Designing a website without usability testing is like building a boat without a blueprint. You’ll make something, but whether it floats is a different matter.

Usability testing fascinates me; in fact, I’m enrolled in grad school at DePaul University, studying for an MS in Human-Computer Interaction. And when I heard some debates recently about whether current usability tools were still valid, I took notice. The crux of the issue seemed to be the value of wireframes vs. prototypes, and whether technical specification documents are necessary.

As someone who believes that a focus on usability should be the focus of building a successful web site or application, I definitely had an opinion. I believe that each of these tools has a distinct place in today’s web development cycle. And as a web developer who handles new projects daily, I’ve seen firsthand how these tools expedite development time and directly reduce the number of bugs found and revisions required after development.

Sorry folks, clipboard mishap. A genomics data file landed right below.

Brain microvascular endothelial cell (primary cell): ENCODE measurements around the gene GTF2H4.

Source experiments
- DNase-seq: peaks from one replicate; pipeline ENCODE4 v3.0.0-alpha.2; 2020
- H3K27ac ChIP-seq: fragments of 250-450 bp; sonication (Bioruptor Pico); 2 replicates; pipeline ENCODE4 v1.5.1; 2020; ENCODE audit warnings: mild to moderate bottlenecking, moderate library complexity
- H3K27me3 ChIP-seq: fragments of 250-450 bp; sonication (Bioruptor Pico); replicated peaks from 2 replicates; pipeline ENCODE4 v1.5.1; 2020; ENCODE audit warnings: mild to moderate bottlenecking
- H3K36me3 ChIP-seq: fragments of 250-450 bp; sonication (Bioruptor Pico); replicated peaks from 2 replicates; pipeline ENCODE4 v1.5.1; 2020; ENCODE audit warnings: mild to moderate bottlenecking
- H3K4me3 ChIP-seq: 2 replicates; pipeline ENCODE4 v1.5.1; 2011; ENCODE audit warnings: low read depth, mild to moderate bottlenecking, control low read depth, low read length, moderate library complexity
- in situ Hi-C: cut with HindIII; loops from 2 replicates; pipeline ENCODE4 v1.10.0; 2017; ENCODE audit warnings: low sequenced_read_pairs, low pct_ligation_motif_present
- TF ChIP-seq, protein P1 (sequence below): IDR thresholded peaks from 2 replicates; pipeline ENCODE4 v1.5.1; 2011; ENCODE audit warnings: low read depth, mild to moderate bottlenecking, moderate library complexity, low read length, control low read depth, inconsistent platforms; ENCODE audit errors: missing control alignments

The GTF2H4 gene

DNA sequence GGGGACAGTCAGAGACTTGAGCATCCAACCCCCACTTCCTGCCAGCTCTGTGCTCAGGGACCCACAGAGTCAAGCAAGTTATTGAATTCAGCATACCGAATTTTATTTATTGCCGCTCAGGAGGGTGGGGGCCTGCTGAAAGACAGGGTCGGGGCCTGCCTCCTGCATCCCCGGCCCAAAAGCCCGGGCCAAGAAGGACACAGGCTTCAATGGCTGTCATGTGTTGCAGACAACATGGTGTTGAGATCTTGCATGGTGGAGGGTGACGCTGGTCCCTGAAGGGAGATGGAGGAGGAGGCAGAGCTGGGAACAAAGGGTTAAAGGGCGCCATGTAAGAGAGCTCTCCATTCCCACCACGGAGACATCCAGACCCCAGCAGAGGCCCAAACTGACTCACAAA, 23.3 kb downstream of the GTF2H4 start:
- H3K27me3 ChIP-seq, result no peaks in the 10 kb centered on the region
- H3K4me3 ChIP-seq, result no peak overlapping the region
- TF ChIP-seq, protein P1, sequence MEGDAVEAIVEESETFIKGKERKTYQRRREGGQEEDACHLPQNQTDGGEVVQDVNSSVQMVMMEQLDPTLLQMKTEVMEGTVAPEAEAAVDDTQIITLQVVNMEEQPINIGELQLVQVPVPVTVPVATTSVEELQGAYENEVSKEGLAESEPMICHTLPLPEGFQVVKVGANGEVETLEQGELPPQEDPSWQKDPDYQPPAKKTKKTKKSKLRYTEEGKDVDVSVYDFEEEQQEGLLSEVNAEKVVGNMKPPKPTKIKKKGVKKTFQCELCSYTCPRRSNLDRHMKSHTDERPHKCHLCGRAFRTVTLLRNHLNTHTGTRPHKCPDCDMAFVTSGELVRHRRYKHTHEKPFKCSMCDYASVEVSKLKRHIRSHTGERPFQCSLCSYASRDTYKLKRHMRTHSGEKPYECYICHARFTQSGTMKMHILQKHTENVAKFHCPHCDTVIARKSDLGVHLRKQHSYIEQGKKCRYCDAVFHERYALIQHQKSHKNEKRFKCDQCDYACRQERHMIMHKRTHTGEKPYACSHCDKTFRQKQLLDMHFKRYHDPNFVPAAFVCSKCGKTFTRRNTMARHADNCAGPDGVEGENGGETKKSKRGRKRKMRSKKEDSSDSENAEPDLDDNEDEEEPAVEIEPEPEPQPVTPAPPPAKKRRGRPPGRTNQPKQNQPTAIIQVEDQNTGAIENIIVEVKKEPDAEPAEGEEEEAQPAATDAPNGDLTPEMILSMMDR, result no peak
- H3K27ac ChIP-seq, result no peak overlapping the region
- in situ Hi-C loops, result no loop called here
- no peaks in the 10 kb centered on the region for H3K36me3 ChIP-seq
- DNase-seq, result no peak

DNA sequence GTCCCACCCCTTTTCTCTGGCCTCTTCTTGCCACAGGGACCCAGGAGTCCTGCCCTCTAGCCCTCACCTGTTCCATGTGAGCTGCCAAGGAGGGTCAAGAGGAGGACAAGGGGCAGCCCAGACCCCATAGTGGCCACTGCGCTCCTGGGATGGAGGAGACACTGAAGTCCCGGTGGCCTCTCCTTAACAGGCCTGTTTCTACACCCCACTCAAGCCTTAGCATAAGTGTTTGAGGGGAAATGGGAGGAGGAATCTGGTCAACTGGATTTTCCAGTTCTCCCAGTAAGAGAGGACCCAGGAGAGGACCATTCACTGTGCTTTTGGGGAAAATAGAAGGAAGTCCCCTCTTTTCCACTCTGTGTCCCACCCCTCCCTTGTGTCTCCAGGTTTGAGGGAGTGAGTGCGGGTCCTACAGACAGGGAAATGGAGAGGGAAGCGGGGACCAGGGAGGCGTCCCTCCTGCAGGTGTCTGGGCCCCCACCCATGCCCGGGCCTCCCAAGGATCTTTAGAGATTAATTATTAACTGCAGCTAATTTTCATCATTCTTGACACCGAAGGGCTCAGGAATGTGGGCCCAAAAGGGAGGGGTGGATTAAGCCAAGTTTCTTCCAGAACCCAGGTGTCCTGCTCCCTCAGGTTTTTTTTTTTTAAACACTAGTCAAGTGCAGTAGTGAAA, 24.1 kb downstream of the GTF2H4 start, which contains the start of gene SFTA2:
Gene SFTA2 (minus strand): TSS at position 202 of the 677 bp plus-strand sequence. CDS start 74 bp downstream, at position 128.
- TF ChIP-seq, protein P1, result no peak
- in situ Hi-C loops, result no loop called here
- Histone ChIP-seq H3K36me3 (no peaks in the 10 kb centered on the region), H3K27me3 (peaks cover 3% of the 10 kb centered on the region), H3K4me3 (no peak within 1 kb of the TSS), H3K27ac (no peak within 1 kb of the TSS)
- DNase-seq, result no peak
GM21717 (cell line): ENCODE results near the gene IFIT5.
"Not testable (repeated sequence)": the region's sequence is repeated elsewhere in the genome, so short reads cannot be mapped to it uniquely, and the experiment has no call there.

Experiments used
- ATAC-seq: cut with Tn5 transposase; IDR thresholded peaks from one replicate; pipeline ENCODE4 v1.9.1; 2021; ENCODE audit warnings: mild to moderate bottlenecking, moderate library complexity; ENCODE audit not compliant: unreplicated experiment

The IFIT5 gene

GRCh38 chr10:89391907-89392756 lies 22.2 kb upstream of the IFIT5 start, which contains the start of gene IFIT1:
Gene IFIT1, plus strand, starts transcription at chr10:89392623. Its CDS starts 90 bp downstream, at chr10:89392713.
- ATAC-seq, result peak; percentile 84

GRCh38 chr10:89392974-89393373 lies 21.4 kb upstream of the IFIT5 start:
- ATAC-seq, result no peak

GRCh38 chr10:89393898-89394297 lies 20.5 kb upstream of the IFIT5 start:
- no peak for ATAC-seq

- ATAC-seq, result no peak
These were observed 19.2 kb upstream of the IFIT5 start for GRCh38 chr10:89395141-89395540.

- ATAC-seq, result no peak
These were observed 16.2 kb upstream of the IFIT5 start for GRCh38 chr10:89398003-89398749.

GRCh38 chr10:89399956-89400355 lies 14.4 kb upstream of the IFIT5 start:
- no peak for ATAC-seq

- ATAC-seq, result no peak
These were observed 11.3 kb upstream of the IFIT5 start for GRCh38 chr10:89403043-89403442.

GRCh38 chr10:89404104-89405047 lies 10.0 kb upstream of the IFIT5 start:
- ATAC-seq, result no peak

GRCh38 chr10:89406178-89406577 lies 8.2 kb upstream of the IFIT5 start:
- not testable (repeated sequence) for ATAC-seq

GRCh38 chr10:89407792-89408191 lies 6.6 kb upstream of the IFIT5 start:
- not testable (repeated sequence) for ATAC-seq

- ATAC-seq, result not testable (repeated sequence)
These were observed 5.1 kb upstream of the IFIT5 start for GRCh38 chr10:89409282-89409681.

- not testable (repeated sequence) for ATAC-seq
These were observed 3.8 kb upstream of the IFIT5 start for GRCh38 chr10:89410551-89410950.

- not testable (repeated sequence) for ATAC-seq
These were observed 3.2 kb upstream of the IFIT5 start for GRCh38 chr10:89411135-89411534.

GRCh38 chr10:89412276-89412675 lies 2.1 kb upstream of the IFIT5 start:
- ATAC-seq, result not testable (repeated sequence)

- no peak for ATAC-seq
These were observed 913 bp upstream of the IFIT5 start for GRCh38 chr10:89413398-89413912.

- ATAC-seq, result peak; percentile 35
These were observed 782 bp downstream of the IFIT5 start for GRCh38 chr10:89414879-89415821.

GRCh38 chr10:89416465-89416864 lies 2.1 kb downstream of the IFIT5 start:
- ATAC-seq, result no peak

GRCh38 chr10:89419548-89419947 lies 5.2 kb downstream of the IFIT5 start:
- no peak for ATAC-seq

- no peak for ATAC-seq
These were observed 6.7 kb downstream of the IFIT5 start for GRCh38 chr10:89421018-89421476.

Let’s take a look at how each of these tools works.

  • Wireframes – Wireframes are basic layouts for a site or application. The goal of this phase of usability testing is to focus on determining the basic information architecture and interaction design for a site, without the distractions of interactivity or design elements like color, font, and images. By removing these elements, the development team can focus on the best possible placement for the individual elements of the site or application. They can also begin to think about options for interaction design.
  • Prototypes – Prototypes are beta versions of a site or application that allow information flow and interaction testing. The actual functionality of a site isn’t implemented. However, a user can click through interfaces to get an idea how a site will look and feel. By getting feedback from project stakeholders at this stage and making needed changes, you avoid the difficulty and cost of making revisions after development has taken place.